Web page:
Brazilian Supreme Court Outlaws Homeschooling

Court voted that the Congress needs to regulate this type of schooling before it can be allowed

Reynaldo Turollo Jr. Natália Cancian

The Brazilian Supreme Court ruled on Wednesday (12th) that homeschooling can't be considered a lawful means for parents to provide education to their children, because currently there is no law in Brazil regulating the practice. 

Only the reviewer, Justice Luís Roberto Barroso, voted for legalizing homeschooling, as long as under certain conditions, which he volunteered to establish until the Congress formulates a bill on the subject.

According to justices Luiz Fux and Ricardo Lewandowski, homeschooling would be unconstitutional even if it were already regimented.

Empty classroom in a school in the city of São Paulo - Eduardo Knapp/Folhapress

The discussion originated from a lawsuit from a couple that wanted to homeschool their daughter against the town of Canela (RS), where they lived. The family sued the municipal government because it denied their request for the girl, at the time 11 years old, to have classes in her home.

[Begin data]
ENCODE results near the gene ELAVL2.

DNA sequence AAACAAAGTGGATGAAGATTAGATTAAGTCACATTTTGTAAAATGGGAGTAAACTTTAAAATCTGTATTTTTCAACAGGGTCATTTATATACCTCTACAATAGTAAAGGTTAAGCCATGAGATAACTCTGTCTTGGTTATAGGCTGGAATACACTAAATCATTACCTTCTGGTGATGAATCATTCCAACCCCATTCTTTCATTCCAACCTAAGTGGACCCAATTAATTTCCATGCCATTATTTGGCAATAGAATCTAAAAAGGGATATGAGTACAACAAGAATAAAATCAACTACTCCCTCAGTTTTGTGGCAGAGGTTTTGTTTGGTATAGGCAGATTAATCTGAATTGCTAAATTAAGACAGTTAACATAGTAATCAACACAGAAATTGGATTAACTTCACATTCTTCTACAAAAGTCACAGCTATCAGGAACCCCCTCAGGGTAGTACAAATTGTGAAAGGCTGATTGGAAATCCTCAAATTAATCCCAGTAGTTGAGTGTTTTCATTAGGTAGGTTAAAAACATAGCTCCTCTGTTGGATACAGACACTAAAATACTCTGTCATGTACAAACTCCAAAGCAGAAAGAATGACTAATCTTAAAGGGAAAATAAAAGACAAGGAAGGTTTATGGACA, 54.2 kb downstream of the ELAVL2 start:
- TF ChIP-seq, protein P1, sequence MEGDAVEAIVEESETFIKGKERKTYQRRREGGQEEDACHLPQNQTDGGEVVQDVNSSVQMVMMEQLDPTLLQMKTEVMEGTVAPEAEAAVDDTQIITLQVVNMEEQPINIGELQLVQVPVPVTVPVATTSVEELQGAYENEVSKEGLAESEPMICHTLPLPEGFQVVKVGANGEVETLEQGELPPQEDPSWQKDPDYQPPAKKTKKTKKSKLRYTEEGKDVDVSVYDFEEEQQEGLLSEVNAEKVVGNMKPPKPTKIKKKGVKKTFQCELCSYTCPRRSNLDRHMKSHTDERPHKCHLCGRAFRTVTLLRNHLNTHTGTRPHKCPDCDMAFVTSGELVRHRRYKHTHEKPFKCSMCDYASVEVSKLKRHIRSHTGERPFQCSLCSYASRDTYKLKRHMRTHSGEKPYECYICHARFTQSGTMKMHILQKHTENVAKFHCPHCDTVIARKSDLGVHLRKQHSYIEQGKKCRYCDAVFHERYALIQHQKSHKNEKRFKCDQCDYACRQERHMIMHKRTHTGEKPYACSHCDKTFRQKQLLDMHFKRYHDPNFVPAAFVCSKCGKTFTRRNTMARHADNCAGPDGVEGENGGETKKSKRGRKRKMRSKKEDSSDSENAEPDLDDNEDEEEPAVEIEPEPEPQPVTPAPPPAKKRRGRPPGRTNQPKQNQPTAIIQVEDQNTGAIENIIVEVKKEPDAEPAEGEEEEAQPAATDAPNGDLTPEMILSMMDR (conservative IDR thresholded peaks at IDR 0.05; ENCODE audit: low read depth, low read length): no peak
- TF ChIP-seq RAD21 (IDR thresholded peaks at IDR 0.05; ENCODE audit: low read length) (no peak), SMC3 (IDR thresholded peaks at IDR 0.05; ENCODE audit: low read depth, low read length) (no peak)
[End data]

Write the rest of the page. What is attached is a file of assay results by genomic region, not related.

Appellate courts ruled against homeschooling, which made the couple to appeal to the Supreme Court in 2015. The court acknowledged that the appeal's decision would have repercussions all over the country since the decision would set a precedent for other lawsuits in Brazil.

Justice Barroso ordered all lawsuits about homeschooling to be suspended since November 2016, pending the Supreme Court decision. The suspension will now be lifted, but the lawsuits' outcomes now should now rule against parents.

Translated by NATASHA MADOV

Read the article in the original language